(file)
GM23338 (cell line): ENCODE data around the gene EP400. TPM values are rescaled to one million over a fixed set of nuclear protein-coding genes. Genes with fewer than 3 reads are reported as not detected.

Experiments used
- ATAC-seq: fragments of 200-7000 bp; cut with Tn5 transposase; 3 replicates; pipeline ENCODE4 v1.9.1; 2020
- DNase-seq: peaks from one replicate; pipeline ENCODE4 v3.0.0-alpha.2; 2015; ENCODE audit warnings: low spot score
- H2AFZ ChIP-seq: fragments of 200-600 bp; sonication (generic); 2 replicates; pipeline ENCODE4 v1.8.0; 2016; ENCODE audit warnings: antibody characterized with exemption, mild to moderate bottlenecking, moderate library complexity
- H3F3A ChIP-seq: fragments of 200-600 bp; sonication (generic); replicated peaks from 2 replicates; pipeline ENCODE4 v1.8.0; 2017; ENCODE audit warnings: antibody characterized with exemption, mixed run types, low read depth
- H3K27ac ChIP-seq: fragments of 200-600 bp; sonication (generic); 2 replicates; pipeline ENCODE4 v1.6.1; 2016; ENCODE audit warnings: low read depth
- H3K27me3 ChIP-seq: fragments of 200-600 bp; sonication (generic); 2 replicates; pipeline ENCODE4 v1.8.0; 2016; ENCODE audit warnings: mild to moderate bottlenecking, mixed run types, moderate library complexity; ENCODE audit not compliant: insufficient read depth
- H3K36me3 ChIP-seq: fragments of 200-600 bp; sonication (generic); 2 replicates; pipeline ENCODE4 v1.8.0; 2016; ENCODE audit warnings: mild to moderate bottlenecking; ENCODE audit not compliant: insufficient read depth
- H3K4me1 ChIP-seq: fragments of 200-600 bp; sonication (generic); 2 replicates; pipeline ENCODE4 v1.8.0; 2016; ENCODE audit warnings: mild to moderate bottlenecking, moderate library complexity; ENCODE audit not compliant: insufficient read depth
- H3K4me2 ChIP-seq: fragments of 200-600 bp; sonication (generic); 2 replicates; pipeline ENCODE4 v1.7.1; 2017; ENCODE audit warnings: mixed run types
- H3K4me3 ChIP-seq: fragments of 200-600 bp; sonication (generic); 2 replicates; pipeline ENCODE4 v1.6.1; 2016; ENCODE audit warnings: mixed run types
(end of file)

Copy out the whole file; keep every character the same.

GM23338 (cell line): ENCODE data around the gene EP400. TPM values are rescaled to one million over a fixed set of nuclear protein-coding genes. Genes with fewer than 3 reads are reported as not detected.

Experiments used
- ATAC-seq: fragments of 200-7000 bp; cut with Tn5 transposase; 3 replicates; pipeline ENCODE4 v1.9.1; 2020
- DNase-seq: peaks from one replicate; pipeline ENCODE4 v3.0.0-alpha.2; 2015; ENCODE audit warnings: low spot score
- H2AFZ ChIP-seq: fragments of 200-600 bp; sonication (generic); 2 replicates; pipeline ENCODE4 v1.8.0; 2016; ENCODE audit warnings: antibody characterized with exemption, mild to moderate bottlenecking, moderate library complexity
- H3F3A ChIP-seq: fragments of 200-600 bp; sonication (generic); replicated peaks from 2 replicates; pipeline ENCODE4 v1.8.0; 2017; ENCODE audit warnings: antibody characterized with exemption, mixed run types, low read depth
- H3K27ac ChIP-seq: fragments of 200-600 bp; sonication (generic); 2 replicates; pipeline ENCODE4 v1.6.1; 2016; ENCODE audit warnings: low read depth
- H3K27me3 ChIP-seq: fragments of 200-600 bp; sonication (generic); 2 replicates; pipeline ENCODE4 v1.8.0; 2016; ENCODE audit warnings: mild to moderate bottlenecking, mixed run types, moderate library complexity; ENCODE audit not compliant: insufficient read depth
- H3K36me3 ChIP-seq: fragments of 200-600 bp; sonication (generic); 2 replicates; pipeline ENCODE4 v1.8.0; 2016; ENCODE audit warnings: mild to moderate bottlenecking; ENCODE audit not compliant: insufficient read depth
- H3K4me1 ChIP-seq: fragments of 200-600 bp; sonication (generic); 2 replicates; pipeline ENCODE4 v1.8.0; 2016; ENCODE audit warnings: mild to moderate bottlenecking, moderate library complexity; ENCODE audit not compliant: insufficient read depth
- H3K4me2 ChIP-seq: fragments of 200-600 bp; sonication (generic); 2 replicates; pipeline ENCODE4 v1.7.1; 2017; ENCODE audit warnings: mixed run types
- H3K4me3 ChIP-seq: fragments of 200-600 bp; sonication (generic); 2 replicates; pipeline ENCODE4 v1.6.1; 2016; ENCODE audit warnings: mixed run types